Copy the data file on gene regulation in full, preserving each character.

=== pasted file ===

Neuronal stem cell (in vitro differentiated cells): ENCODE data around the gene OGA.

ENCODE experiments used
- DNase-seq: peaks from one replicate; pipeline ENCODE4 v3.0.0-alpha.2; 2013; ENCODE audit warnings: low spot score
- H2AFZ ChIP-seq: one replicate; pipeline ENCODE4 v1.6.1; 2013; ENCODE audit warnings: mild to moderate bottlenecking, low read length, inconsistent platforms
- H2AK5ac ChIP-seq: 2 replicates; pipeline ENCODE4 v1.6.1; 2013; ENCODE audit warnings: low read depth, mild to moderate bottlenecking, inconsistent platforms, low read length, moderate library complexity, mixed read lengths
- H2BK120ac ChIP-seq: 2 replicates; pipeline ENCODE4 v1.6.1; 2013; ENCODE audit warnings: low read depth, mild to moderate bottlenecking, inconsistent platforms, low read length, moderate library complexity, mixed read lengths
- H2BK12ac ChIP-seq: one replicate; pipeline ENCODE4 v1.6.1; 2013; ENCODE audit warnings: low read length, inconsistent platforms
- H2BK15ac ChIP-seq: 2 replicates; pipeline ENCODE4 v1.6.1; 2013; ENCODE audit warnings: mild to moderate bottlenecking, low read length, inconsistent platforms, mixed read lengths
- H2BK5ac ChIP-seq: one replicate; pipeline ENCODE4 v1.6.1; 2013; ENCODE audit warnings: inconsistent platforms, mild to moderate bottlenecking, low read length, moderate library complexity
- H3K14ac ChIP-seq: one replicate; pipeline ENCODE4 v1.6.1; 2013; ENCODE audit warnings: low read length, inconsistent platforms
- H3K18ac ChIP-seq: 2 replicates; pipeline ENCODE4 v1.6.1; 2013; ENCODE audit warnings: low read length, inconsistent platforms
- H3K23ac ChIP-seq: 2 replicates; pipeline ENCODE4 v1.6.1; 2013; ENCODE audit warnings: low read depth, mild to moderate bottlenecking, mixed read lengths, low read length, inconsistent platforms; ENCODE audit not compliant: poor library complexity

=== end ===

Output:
Neuronal stem cell (in vitro differentiated cells): ENCODE data around the gene OGA.

ENCODE experiments used
- DNase-seq: peaks from one replicate; pipeline ENCODE4 v3.0.0-alpha.2; 2013; ENCODE audit warnings: low spot score
- H2AFZ ChIP-seq: one replicate; pipeline ENCODE4 v1.6.1; 2013; ENCODE audit warnings: mild to moderate bottlenecking, low read length, inconsistent platforms
- H2AK5ac ChIP-seq: 2 replicates; pipeline ENCODE4 v1.6.1; 2013; ENCODE audit warnings: low read depth, mild to moderate bottlenecking, inconsistent platforms, low read length, moderate library complexity, mixed read lengths
- H2BK120ac ChIP-seq: 2 replicates; pipeline ENCODE4 v1.6.1; 2013; ENCODE audit warnings: low read depth, mild to moderate bottlenecking, inconsistent platforms, low read length, moderate library complexity, mixed read lengths
- H2BK12ac ChIP-seq: one replicate; pipeline ENCODE4 v1.6.1; 2013; ENCODE audit warnings: low read length, inconsistent platforms
- H2BK15ac ChIP-seq: 2 replicates; pipeline ENCODE4 v1.6.1; 2013; ENCODE audit warnings: mild to moderate bottlenecking, low read length, inconsistent platforms, mixed read lengths
- H2BK5ac ChIP-seq: one replicate; pipeline ENCODE4 v1.6.1; 2013; ENCODE audit warnings: inconsistent platforms, mild to moderate bottlenecking, low read length, moderate library complexity
- H3K14ac ChIP-seq: one replicate; pipeline ENCODE4 v1.6.1; 2013; ENCODE audit warnings: low read length, inconsistent platforms
- H3K18ac ChIP-seq: 2 replicates; pipeline ENCODE4 v1.6.1; 2013; ENCODE audit warnings: low read length, inconsistent platforms
- H3K23ac ChIP-seq: 2 replicates; pipeline ENCODE4 v1.6.1; 2013; ENCODE audit warnings: low read depth, mild to moderate bottlenecking, mixed read lengths, low read length, inconsistent platforms; ENCODE audit not compliant: poor library complexity